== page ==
• All employers with fewer than three employees must provide mandatory harassment training to supervisors within six months of hire. 
  • Employers must provide supplemental training at least once every 10 years. 

 

Delaware harassment training requirements 

Laws against harassment 

Sexual harassment is a form of sex discrimination that violates the Delaware Discrimination in Employment Act (DDEA). It applies to employers with four or more employees—including state and local governments. It also applies to employment agencies and to labor organizations. In 2019, House Bill 360 expanded the definition of sexual harassment in the state law and provided new training requirements for employers. 

Anti-harassment training 

House Bill 360 requires Delaware employers to distribute the Department of Labor’s Sexual Harassment Notice to each new employee and existing employee. The notice explains sexual harassment, provides several examples, cautions against retaliation, and gives instructions on filing a complaint with the Department of Labor.

In addition, employers with 50 or more employees must provide sexual harassment training to full-time and part-time employees, seasonal or temporary employees, interns and apprentices, but not to independent contractors. According to Delaware harassment training requirements, the training must be interactive and cover:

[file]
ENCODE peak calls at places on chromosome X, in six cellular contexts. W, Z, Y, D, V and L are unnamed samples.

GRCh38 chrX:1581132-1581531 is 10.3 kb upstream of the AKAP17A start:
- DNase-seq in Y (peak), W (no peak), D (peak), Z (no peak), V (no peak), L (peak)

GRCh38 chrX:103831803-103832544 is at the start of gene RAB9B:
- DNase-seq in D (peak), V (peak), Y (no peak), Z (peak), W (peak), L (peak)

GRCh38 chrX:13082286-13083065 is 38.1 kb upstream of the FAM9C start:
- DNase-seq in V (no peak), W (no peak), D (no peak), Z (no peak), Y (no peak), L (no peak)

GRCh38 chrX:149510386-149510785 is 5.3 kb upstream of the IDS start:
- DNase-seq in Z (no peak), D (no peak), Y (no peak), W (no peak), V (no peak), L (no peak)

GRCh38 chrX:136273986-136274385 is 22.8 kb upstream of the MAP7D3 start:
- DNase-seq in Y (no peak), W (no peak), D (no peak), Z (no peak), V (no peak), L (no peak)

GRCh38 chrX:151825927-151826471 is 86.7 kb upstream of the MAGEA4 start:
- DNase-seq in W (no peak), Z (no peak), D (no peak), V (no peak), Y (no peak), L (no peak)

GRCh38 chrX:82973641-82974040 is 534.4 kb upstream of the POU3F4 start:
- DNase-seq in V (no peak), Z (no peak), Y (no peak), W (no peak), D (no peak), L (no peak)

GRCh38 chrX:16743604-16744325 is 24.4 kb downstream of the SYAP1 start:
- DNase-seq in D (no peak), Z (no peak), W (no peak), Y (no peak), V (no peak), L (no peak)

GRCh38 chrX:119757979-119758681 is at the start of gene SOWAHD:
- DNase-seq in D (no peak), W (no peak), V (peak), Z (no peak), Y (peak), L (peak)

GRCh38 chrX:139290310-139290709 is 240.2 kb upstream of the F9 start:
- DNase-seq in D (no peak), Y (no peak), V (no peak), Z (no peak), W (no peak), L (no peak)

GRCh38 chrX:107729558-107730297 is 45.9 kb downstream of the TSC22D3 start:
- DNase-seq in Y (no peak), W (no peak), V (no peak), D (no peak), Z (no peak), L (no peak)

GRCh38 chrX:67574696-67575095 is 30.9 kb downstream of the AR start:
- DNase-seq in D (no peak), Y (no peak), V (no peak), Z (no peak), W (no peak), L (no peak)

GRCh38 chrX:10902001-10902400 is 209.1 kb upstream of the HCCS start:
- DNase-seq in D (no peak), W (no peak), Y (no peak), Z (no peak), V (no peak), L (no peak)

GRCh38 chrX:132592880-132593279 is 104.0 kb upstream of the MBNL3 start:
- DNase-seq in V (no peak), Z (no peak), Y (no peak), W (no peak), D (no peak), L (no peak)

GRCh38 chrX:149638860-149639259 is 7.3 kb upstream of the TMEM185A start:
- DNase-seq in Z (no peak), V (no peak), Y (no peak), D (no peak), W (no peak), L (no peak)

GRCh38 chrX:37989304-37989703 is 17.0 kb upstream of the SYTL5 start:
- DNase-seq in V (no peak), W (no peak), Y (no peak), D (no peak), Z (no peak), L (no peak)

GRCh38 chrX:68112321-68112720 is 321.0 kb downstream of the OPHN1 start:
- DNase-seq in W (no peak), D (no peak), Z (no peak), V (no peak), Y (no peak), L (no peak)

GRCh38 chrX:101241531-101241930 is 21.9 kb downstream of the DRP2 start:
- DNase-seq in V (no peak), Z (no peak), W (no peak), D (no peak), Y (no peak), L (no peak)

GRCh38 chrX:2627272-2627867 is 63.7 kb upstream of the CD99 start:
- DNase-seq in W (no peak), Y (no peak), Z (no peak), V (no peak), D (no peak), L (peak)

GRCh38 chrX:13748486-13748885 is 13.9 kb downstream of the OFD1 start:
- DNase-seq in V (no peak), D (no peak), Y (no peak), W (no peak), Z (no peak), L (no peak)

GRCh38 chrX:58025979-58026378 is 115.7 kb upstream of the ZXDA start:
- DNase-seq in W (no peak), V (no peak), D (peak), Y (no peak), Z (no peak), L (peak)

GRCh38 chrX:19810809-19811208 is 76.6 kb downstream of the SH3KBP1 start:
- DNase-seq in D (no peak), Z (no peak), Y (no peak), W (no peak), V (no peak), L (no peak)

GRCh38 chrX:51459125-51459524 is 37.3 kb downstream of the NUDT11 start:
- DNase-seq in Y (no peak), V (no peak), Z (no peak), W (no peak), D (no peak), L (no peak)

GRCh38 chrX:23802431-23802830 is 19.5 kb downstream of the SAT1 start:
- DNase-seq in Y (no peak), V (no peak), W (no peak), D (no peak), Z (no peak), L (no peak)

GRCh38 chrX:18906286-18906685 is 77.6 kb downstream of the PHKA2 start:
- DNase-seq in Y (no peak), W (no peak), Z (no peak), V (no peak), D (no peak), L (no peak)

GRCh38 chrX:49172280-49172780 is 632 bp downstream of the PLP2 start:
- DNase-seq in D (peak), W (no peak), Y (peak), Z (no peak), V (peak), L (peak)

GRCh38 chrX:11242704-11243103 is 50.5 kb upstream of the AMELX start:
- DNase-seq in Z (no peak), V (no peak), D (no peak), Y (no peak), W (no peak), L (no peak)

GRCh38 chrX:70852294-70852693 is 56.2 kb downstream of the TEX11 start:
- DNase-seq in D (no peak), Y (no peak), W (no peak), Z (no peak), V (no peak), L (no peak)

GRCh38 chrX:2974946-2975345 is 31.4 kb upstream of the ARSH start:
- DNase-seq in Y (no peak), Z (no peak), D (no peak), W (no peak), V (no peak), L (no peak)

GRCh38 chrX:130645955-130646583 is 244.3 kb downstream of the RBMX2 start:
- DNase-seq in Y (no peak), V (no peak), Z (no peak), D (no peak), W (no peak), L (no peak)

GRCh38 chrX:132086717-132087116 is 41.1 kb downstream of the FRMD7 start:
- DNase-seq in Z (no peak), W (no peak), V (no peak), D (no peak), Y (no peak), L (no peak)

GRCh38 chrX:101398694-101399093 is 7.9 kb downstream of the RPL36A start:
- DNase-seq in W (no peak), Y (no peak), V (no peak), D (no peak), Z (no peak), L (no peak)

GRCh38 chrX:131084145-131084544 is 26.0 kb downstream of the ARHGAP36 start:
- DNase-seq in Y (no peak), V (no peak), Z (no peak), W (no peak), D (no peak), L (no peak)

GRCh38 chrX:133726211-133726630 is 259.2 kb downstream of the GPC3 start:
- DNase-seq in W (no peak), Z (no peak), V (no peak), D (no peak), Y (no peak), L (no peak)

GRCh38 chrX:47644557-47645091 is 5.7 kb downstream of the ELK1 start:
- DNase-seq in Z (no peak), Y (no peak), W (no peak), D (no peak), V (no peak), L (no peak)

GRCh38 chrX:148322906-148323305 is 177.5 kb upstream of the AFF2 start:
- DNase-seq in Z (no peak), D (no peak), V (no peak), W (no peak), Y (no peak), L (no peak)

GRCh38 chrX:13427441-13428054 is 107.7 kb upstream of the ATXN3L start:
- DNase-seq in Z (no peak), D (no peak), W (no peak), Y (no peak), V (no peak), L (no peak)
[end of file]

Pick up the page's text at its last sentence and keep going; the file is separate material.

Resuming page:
• The illegality of sexual harassment 
  • The definition of sexual harassment, using examples 
  • The legal remedies and complaint process available to the employee
  • Directions on how to contact the Department of Labor
  • The legal prohibition against retaliation 

For supervisory or managerial employees, the training must include: 

  • The specific responsibilities of supervisory and managerial employees regarding the prevention and correction of sexual harassment
  • The legal prohibition against retaliation 

 

Illinois and Chicago harassment training requirements  

Laws against harassment 

In Illinois, the state's Human Rights Act holds employers responsible for sexual harassment of both employees and non-employees that takes place in the workplace if they knew or had reason to know about the harassment, but failed to take action to protect the employee or non-employees from this behavior. Chicago, which has its own laws prohibiting sexual harassment, has recently expanded its definition of sexual harassment to include: 

  • Unwelcome sexual advances or sexual conduct of any nature when submission to such conduct is explicitly or implicitly implied to be a condition of an individual's employment;
  • Rejection or submission to such conduct is the basis for any employment decision affecting the individual;
  • Or such conduct substantially affects an individual's work performance or creates an intimidating, hostile, or offensive work environment.
  • Additionally, any behavior of a sexual nature that involves coercion, abuse of authority, or misuse of an individual's employment position is also considered sexual harassment. 

Anti-harassment training 

Every employer working in Illinois is required to provide sexual harassment prevention training on an annual basis to their employees. The Illinois harassment training requirements include: 

  • An explanation of what sexual harassment is.